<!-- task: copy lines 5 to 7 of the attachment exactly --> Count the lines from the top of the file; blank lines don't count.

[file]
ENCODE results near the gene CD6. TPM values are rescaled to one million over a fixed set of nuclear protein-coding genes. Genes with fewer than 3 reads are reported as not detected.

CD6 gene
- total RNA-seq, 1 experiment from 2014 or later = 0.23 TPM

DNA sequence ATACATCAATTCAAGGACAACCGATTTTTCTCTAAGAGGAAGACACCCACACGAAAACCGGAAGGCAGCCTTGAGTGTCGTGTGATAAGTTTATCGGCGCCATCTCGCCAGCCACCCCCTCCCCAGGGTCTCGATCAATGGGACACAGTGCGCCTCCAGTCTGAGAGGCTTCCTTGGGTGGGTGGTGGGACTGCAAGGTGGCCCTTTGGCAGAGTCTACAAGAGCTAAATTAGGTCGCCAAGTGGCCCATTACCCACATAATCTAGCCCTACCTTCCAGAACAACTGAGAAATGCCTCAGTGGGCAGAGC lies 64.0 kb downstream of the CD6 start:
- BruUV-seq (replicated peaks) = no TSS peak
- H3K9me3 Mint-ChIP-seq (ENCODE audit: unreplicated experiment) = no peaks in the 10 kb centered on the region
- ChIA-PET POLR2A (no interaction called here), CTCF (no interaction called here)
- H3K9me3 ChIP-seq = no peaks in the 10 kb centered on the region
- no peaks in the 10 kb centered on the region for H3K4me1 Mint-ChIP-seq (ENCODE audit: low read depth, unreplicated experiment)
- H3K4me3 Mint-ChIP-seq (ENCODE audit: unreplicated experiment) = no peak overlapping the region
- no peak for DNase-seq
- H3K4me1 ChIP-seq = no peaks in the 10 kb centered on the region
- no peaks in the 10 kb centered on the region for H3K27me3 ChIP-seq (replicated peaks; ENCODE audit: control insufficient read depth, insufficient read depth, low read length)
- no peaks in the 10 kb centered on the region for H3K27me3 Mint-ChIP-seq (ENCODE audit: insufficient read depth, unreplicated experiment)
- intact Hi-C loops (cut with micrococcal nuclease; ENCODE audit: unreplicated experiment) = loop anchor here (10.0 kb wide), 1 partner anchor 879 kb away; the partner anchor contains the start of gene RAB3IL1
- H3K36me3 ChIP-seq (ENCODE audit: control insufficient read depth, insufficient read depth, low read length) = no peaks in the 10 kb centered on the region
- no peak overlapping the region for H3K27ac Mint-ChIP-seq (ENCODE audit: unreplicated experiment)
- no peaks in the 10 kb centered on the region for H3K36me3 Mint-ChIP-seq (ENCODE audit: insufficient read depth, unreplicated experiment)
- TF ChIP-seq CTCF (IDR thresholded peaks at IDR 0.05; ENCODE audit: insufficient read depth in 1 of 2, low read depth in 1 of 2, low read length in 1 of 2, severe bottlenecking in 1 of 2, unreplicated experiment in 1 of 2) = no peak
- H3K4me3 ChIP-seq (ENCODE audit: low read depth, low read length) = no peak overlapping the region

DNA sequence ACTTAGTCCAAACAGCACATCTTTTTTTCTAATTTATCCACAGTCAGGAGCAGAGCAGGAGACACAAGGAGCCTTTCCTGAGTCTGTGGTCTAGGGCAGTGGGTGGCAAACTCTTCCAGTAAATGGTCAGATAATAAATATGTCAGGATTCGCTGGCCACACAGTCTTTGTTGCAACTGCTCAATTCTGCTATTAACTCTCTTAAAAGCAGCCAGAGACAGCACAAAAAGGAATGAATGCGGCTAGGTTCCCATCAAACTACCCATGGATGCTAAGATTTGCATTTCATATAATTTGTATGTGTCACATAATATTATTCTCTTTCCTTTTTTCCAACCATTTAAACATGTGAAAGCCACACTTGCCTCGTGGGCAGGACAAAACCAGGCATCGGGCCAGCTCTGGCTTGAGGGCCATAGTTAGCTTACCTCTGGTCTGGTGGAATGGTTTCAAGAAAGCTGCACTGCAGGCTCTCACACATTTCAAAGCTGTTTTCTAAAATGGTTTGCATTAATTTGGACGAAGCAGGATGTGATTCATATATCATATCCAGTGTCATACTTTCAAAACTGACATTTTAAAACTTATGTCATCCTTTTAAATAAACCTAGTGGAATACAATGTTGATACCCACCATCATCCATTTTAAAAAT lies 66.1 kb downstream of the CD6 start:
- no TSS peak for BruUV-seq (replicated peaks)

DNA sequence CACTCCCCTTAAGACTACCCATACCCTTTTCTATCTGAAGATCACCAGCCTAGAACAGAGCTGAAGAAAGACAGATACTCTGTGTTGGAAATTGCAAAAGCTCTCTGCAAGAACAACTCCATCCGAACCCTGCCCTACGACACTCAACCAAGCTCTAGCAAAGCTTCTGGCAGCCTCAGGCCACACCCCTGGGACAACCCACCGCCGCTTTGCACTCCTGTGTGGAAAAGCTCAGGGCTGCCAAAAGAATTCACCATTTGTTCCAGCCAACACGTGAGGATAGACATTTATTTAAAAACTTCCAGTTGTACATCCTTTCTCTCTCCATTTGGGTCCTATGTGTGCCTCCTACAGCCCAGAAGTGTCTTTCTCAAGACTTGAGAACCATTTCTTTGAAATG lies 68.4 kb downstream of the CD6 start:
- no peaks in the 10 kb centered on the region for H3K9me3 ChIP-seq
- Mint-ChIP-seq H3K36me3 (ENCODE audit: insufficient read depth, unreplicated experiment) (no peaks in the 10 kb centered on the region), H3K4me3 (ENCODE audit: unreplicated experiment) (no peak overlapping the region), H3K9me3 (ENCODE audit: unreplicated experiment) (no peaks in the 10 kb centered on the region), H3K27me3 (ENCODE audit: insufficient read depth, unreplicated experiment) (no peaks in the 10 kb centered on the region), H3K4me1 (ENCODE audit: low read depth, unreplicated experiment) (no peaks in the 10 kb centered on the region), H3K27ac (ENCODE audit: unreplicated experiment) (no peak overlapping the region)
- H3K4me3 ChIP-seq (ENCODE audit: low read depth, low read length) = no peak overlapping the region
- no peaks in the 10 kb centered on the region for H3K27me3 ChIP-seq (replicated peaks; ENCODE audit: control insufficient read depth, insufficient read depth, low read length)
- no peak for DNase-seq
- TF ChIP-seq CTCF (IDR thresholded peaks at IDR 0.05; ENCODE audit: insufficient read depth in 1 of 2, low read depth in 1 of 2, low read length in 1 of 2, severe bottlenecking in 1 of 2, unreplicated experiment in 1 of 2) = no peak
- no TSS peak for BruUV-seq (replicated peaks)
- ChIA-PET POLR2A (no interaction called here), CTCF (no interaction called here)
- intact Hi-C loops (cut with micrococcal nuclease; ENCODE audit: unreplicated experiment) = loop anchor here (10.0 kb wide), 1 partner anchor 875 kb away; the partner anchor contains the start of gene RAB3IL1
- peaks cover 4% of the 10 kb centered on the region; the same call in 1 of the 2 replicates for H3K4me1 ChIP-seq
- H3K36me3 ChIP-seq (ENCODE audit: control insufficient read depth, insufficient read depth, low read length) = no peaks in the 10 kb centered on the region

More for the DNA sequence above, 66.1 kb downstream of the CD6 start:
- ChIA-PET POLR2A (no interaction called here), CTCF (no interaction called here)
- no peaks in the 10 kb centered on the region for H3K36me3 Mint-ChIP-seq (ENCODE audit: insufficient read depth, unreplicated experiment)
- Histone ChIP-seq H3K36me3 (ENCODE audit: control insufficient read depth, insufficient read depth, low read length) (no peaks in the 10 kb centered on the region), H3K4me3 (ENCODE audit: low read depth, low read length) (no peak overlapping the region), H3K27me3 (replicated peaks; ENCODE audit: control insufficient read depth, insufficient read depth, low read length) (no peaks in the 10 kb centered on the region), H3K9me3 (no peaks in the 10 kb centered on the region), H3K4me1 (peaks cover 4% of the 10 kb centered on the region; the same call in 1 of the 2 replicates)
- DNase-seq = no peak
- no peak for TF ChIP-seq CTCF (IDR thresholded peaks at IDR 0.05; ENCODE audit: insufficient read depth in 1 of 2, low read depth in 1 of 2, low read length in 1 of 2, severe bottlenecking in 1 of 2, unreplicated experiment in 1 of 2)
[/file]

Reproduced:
- BruUV-seq (replicated peaks) = no TSS peak
- H3K9me3 Mint-ChIP-seq (ENCODE audit: unreplicated experiment) = no peaks in the 10 kb centered on the region
- ChIA-PET POLR2A (no interaction called here), CTCF (no interaction called here)